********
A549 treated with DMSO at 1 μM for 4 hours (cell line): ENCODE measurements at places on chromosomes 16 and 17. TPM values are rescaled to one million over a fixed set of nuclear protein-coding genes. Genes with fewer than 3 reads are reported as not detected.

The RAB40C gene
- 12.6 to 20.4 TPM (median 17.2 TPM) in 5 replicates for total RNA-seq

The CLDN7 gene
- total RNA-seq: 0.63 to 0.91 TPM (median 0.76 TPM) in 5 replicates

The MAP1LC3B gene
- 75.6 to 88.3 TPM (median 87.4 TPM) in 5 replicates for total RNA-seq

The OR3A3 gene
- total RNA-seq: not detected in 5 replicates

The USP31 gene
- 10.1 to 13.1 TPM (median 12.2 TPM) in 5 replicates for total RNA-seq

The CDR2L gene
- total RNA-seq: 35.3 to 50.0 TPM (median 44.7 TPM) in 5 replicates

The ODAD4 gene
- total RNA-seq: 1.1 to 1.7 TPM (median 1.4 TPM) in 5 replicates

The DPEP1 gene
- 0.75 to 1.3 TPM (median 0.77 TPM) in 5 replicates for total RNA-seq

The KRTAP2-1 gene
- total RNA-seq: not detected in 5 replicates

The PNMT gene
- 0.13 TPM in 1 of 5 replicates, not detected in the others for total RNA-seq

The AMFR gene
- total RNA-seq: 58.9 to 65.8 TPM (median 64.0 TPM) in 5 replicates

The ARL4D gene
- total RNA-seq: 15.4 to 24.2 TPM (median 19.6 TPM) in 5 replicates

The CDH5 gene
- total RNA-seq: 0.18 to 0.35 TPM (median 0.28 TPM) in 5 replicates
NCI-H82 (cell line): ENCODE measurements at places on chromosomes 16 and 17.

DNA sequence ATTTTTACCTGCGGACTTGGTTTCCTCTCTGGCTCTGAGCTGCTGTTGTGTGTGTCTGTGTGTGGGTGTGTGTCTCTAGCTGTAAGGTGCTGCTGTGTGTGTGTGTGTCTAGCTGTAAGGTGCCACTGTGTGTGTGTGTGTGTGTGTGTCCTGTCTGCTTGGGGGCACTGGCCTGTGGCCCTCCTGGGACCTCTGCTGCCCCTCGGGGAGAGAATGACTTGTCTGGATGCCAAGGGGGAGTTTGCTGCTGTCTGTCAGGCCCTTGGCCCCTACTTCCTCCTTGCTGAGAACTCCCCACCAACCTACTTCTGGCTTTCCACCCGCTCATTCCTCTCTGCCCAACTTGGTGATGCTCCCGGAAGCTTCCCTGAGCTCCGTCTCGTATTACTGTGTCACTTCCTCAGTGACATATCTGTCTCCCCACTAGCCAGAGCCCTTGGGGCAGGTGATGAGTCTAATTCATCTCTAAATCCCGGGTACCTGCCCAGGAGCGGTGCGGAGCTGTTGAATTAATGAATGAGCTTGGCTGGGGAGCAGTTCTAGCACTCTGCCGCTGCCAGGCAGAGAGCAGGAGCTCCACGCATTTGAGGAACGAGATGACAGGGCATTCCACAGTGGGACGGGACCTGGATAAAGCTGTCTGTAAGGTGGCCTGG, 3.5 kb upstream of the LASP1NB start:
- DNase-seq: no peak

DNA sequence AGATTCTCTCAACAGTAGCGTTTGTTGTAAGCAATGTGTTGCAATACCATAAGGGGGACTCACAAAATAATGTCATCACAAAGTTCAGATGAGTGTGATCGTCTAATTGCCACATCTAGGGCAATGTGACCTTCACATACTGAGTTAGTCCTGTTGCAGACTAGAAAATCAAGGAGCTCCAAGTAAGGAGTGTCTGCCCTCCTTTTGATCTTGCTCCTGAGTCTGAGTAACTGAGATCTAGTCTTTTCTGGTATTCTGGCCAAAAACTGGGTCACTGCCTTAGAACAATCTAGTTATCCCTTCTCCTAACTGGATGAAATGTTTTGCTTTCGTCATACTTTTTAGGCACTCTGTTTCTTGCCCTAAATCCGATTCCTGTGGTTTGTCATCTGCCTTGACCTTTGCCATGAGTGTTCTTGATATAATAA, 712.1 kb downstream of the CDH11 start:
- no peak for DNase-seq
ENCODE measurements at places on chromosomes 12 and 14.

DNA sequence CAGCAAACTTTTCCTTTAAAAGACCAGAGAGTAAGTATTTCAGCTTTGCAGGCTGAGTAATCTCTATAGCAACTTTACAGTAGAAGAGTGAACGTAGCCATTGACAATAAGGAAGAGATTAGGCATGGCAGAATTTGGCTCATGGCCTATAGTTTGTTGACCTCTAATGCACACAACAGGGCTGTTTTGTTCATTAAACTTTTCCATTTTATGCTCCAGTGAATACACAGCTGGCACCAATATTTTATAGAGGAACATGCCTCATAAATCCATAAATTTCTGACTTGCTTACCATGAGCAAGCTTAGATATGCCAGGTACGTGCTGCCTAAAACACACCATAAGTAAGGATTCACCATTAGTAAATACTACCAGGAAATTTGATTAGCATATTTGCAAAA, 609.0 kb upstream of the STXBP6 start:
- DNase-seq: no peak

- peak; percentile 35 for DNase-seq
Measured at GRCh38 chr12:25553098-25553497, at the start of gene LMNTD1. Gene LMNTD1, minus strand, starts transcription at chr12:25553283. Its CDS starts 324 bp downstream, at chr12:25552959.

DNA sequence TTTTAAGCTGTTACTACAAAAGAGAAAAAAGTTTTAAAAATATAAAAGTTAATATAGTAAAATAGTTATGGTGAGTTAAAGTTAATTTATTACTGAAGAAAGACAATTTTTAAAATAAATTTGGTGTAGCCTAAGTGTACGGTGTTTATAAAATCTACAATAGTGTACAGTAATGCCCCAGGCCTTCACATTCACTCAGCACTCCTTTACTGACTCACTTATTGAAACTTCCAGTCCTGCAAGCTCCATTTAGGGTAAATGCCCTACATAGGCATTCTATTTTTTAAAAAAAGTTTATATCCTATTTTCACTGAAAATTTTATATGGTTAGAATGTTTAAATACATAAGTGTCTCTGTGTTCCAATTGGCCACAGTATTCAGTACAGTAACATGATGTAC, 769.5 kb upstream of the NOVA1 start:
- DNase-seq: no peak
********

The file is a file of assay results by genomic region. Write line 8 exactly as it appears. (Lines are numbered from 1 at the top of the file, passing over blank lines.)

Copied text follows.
The OR3A3 gene